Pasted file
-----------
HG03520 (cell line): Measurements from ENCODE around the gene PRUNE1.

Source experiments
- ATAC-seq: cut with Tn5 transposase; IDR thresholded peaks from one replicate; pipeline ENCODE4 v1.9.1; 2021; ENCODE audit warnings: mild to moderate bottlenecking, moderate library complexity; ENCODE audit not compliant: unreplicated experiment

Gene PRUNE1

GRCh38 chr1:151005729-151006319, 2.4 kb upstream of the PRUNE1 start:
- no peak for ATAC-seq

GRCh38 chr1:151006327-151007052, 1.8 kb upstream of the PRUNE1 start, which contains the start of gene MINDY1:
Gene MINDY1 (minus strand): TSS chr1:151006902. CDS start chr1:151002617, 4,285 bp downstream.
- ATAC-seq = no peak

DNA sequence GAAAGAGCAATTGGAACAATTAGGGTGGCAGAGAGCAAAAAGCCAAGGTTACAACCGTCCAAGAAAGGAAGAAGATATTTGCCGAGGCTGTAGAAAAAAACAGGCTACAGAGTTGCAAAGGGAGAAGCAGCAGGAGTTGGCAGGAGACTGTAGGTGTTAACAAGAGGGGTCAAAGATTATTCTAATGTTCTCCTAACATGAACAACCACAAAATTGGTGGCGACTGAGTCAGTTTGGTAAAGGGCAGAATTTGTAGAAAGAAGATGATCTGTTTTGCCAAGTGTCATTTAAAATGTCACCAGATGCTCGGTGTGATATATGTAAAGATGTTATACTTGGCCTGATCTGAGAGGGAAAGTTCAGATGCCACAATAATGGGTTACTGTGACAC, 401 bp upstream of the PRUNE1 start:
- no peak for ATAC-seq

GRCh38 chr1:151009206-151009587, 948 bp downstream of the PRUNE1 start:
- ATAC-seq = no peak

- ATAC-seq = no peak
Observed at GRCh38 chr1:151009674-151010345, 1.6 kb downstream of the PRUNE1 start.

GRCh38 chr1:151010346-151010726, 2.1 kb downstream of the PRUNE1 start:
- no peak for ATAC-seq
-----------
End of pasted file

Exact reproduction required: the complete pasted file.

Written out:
HG03520 (cell line): Measurements from ENCODE around the gene PRUNE1.

Source experiments
- ATAC-seq: cut with Tn5 transposase; IDR thresholded peaks from one replicate; pipeline ENCODE4 v1.9.1; 2021; ENCODE audit warnings: mild to moderate bottlenecking, moderate library complexity; ENCODE audit not compliant: unreplicated experiment

Gene PRUNE1

GRCh38 chr1:151005729-151006319, 2.4 kb upstream of the PRUNE1 start:
- no peak for ATAC-seq

GRCh38 chr1:151006327-151007052, 1.8 kb upstream of the PRUNE1 start, which contains the start of gene MINDY1:
Gene MINDY1 (minus strand): TSS chr1:151006902. CDS start chr1:151002617, 4,285 bp downstream.
- ATAC-seq = no peak

DNA sequence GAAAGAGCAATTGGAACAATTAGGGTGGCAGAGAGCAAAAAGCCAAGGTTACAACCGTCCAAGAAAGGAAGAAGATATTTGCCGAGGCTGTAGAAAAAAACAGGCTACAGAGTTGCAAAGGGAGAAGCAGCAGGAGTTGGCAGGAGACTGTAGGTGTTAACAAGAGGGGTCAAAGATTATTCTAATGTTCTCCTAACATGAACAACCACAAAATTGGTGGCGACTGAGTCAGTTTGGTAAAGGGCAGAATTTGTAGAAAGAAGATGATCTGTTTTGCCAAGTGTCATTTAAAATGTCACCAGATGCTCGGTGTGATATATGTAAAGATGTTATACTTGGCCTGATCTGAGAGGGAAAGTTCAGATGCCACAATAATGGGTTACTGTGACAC, 401 bp upstream of the PRUNE1 start:
- no peak for ATAC-seq

GRCh38 chr1:151009206-151009587, 948 bp downstream of the PRUNE1 start:
- ATAC-seq = no peak

- ATAC-seq = no peak
Observed at GRCh38 chr1:151009674-151010345, 1.6 kb downstream of the PRUNE1 start.

GRCh38 chr1:151010346-151010726, 2.1 kb downstream of the PRUNE1 start:
- no peak for ATAC-seq